Breakthrough Ideas and Gratitude

An ode to those who toil in semi-obscurity

Posted Nov 22, 2019

Last week, I was pleasantly shocked to receive an award from Thinkers 50, an organization that seeks out and recognizes ideas that are moving management and leadership forward. 

I was up for the “Breakthrough Idea” category for my work on psychological safety, summed up in my recent book, The Fearless Organization. I was calmly enjoying the show when my name was called. I was so surprised that I fumbled my short acceptance speech. 

Three quick reactions:

Photo by Alessandro Bianchi on Unsplash
Source: Photo by Alessandro Bianchi on Unsplash

Gratitude, of course, for the recognition.

Bemusement that my "breakthrough" idea – the role of psychological safety in innovation, growth, and learning – had been 25 years in the making.

And gratitude again, of a different kind, for the researchers and scientists who are now toiling away on the breakthrough ideas of 2045 and beyond. 

In my small, not always earth-shattering corner of the world (management and leadership), I have a foggy sense of what those breakthrough ideas might be.  But as for the wider arena, and solving what are sometimes called “wicked problems,” I am filled with wonder, a healthy dose of anxiety, but most of all gratitude.

Gratitude that there are researchers and scientists and engineers willing to toil in obscurity for actual decades. Gratitude that there is such a thing as pure science: learning without any idea of the payoff.  And gratitude that there are civil servants working away in unglamorous government offices so that our nation can weather bumpy seas.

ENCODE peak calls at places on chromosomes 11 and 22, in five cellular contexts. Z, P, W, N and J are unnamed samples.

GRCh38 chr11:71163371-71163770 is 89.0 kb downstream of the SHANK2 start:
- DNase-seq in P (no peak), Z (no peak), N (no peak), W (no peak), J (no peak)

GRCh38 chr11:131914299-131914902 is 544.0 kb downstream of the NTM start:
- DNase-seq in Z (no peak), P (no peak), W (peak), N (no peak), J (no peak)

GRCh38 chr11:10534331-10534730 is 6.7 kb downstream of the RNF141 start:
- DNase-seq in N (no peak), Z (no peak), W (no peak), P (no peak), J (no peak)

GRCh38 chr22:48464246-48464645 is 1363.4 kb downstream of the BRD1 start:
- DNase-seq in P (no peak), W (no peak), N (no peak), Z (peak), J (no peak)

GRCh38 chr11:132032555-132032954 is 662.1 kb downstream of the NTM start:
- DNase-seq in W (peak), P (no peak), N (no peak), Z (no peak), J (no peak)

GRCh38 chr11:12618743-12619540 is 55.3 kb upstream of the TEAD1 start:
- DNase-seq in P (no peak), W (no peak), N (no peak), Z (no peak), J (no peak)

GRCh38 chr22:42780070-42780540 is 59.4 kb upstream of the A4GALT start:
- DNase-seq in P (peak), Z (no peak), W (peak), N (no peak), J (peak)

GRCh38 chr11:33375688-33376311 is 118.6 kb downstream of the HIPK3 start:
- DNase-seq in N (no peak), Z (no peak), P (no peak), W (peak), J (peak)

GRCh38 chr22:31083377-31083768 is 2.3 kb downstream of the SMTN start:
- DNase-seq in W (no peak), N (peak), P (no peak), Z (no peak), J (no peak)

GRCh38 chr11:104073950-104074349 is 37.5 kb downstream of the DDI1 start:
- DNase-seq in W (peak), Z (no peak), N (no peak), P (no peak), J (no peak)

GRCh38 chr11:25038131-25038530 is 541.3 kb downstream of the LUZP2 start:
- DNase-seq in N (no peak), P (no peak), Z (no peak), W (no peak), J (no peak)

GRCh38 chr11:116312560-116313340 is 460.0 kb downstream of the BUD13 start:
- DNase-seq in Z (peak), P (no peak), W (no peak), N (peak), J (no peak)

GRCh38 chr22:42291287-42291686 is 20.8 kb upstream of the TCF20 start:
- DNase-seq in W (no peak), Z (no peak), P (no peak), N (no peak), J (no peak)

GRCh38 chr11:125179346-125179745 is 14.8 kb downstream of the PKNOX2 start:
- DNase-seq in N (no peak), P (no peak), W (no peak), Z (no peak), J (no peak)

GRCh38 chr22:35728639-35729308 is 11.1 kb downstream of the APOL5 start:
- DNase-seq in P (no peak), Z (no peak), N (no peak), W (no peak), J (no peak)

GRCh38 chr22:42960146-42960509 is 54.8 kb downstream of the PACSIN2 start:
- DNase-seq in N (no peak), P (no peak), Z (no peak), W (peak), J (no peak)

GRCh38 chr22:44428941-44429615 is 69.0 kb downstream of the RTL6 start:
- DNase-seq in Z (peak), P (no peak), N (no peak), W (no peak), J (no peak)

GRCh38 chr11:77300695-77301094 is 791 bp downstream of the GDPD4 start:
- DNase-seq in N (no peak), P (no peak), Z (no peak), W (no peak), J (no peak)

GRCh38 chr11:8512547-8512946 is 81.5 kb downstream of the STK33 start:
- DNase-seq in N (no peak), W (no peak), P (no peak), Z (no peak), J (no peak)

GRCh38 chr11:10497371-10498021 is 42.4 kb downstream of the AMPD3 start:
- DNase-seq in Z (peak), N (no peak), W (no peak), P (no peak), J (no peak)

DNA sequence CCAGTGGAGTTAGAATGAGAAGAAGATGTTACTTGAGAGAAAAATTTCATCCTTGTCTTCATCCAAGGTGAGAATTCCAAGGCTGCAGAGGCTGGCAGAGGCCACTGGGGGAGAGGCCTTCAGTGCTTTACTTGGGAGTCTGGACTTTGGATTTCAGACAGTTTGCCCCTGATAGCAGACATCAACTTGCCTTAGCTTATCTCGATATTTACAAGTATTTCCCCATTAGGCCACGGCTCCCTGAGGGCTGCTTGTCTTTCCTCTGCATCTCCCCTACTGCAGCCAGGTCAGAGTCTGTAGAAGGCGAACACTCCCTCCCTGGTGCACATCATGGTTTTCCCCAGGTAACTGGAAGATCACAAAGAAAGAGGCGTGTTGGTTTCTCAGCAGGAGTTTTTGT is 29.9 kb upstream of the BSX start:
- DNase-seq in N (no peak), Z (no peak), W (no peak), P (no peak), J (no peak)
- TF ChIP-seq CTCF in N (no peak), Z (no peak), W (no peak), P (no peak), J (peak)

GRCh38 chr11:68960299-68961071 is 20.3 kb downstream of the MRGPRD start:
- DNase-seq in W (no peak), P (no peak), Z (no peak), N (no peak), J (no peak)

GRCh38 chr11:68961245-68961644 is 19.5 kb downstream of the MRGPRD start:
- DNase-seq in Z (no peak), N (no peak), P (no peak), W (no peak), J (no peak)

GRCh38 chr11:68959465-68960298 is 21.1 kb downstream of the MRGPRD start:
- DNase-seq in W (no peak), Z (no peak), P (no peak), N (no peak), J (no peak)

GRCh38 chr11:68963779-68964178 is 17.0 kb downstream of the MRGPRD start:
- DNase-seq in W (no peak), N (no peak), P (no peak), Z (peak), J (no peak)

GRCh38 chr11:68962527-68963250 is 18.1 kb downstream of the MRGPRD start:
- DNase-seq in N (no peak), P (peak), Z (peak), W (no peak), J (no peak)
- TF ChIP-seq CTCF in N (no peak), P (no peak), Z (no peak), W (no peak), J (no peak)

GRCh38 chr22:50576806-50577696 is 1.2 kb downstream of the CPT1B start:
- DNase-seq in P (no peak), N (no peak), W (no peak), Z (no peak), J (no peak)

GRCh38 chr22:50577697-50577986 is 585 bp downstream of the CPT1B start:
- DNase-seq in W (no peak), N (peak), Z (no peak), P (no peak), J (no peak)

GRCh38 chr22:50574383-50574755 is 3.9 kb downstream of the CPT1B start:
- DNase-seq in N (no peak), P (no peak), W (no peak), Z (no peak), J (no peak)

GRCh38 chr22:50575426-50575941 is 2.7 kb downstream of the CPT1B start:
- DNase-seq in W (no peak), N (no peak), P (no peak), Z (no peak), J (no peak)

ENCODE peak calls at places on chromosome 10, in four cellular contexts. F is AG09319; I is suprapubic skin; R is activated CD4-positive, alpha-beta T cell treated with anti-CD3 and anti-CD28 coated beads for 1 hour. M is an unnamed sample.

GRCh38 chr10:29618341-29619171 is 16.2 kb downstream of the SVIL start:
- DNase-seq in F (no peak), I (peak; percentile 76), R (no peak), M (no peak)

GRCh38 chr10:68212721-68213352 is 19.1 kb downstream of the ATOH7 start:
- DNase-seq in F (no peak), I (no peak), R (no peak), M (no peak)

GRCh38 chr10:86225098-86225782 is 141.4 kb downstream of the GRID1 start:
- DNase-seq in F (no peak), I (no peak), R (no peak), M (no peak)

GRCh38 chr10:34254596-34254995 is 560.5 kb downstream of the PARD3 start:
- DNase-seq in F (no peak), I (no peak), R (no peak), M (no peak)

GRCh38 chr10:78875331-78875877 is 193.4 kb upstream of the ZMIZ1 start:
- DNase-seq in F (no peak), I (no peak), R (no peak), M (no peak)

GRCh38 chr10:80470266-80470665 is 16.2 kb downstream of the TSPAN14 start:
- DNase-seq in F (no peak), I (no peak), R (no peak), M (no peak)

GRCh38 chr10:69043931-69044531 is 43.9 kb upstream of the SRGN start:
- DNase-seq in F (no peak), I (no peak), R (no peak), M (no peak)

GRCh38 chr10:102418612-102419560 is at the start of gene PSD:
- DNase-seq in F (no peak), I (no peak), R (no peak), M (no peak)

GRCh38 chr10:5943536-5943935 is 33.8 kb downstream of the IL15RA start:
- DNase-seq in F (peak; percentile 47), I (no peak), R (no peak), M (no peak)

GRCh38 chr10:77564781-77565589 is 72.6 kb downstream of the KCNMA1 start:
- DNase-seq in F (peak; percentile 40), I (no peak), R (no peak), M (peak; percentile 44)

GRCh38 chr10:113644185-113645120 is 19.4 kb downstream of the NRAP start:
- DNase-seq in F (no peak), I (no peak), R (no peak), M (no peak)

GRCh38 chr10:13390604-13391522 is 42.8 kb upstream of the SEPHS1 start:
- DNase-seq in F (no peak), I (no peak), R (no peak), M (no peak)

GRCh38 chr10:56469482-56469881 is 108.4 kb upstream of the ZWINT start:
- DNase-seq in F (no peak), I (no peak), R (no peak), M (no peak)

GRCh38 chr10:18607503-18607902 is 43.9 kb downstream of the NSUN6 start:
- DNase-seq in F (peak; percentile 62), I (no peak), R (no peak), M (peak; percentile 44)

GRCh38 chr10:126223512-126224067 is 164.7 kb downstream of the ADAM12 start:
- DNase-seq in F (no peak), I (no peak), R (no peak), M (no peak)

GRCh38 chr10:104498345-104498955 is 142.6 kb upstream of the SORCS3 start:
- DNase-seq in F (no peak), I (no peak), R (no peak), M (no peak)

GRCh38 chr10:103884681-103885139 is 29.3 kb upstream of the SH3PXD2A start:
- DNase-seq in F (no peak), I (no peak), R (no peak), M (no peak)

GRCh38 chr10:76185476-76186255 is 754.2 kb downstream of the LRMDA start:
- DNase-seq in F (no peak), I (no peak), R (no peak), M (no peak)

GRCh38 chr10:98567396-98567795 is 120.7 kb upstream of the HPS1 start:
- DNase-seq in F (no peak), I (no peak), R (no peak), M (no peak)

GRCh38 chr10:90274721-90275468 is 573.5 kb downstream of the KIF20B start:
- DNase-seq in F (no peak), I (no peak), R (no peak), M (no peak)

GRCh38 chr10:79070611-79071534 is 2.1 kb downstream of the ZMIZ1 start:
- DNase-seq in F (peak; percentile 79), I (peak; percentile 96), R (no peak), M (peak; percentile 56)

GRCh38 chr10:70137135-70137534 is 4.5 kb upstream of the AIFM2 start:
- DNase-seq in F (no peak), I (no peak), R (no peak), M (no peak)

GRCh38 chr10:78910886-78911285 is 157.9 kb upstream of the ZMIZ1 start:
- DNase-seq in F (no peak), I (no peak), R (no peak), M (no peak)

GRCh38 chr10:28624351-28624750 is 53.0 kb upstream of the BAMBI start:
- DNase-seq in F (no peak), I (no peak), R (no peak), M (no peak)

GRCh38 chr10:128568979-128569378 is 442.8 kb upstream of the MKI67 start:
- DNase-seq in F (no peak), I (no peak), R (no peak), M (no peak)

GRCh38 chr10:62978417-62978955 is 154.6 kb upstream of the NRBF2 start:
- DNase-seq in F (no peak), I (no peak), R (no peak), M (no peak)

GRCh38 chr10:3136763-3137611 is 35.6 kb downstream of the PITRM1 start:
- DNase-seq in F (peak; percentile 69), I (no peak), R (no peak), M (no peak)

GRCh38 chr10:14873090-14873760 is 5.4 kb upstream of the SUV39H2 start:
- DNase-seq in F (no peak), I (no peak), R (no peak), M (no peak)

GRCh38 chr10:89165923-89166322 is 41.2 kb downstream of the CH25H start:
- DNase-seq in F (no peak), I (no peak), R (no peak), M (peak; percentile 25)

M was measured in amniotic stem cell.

So much of this work is, it has to be said, sheer drudgery. And I don’t wish to equate my efforts with these truly heroic ones. Quite the opposite, actually.  When I think of the work that others are doing, I feel quite small, and filled with immense respect. 

Preslie Hirsch via Unsplash
Source: Preslie Hirsch via Unsplash

Many of these are young women and men, just out of college or graduate school, who have every right to feel hopeless or disillusioned, and yet, they don’t. They soldier on, in great numbers.  

So for Thanksgiving, give a thought to those who are willing to drudge. As a nation, we have our challenges. But in terms of the quest for knowledge and understanding, we have much to be thankful for.